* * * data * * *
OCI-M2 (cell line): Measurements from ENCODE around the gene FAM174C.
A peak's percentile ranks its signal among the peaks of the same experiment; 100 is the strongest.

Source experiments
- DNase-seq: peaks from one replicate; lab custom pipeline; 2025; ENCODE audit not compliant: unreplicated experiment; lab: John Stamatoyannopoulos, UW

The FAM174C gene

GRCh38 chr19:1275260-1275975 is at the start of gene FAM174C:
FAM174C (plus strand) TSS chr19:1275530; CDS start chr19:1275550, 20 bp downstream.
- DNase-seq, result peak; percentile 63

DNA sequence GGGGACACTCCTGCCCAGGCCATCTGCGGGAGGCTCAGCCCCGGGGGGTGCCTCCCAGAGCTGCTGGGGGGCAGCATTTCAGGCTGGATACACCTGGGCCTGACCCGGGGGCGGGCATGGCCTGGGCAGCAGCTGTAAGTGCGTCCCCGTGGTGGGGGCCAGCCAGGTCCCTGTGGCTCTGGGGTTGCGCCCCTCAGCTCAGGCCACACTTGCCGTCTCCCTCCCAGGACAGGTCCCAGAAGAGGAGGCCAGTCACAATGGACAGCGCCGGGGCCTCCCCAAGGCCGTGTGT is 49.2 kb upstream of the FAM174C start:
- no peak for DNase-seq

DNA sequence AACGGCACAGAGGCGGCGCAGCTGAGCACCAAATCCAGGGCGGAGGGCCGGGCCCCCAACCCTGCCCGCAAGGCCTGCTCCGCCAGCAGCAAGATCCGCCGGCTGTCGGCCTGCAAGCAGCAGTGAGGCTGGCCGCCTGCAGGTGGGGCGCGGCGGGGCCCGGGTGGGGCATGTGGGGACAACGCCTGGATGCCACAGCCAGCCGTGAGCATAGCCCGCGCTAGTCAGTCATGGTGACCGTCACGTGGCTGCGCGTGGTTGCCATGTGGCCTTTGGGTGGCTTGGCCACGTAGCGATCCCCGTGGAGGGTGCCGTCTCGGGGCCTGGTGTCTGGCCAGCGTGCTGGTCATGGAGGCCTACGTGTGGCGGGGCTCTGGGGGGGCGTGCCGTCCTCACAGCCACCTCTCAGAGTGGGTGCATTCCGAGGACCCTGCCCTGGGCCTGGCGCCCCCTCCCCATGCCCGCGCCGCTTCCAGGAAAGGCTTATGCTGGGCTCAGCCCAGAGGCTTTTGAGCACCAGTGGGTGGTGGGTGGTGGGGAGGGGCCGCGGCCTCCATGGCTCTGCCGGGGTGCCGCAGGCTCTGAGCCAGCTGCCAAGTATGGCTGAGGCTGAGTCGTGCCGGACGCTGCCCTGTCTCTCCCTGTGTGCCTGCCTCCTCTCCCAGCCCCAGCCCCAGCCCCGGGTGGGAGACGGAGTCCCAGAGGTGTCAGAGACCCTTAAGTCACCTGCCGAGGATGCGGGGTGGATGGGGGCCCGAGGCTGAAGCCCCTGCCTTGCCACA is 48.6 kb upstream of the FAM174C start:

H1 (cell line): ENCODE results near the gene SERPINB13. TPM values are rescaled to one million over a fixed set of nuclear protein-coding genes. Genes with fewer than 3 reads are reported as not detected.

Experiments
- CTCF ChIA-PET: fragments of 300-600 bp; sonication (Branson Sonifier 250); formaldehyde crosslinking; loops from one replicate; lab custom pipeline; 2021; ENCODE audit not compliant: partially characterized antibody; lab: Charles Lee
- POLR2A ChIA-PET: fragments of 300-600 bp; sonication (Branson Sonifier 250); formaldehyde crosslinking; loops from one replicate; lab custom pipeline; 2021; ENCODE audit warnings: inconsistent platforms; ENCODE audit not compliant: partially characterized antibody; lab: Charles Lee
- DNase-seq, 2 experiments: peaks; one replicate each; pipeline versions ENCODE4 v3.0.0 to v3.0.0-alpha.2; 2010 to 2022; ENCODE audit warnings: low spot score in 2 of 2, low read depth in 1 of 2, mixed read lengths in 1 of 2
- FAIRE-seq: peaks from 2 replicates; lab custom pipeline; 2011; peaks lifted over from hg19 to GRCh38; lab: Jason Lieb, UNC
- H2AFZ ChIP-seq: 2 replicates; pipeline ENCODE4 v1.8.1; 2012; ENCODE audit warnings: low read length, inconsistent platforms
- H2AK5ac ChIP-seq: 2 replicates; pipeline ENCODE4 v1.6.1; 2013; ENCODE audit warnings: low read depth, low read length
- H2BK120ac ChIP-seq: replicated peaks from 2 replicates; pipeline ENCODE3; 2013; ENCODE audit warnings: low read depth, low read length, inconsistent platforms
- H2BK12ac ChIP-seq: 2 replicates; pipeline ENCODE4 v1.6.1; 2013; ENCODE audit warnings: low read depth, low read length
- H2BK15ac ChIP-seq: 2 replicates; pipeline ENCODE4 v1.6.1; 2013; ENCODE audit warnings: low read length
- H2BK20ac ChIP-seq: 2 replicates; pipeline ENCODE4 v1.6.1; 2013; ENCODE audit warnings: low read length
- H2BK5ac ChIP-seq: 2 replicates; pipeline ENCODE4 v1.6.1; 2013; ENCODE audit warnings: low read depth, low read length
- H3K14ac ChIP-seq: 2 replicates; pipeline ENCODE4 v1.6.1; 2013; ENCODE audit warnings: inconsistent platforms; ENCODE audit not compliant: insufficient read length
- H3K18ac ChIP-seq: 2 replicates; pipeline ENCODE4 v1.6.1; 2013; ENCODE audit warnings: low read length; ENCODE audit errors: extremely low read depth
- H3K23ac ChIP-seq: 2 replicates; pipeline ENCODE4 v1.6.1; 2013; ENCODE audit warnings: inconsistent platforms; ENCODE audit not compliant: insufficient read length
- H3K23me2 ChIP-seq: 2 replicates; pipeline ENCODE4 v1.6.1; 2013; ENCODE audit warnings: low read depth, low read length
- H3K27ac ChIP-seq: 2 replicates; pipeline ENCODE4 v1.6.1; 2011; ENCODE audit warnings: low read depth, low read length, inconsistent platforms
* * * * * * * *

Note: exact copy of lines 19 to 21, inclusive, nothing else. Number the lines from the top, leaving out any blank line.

- H2AK5ac ChIP-seq: 2 replicates; pipeline ENCODE4 v1.6.1; 2013; ENCODE audit warnings: low read depth, low read length
- H2BK120ac ChIP-seq: replicated peaks from 2 replicates; pipeline ENCODE3; 2013; ENCODE audit warnings: low read depth, low read length, inconsistent platforms
- H2BK12ac ChIP-seq: 2 replicates; pipeline ENCODE4 v1.6.1; 2013; ENCODE audit warnings: low read depth, low read length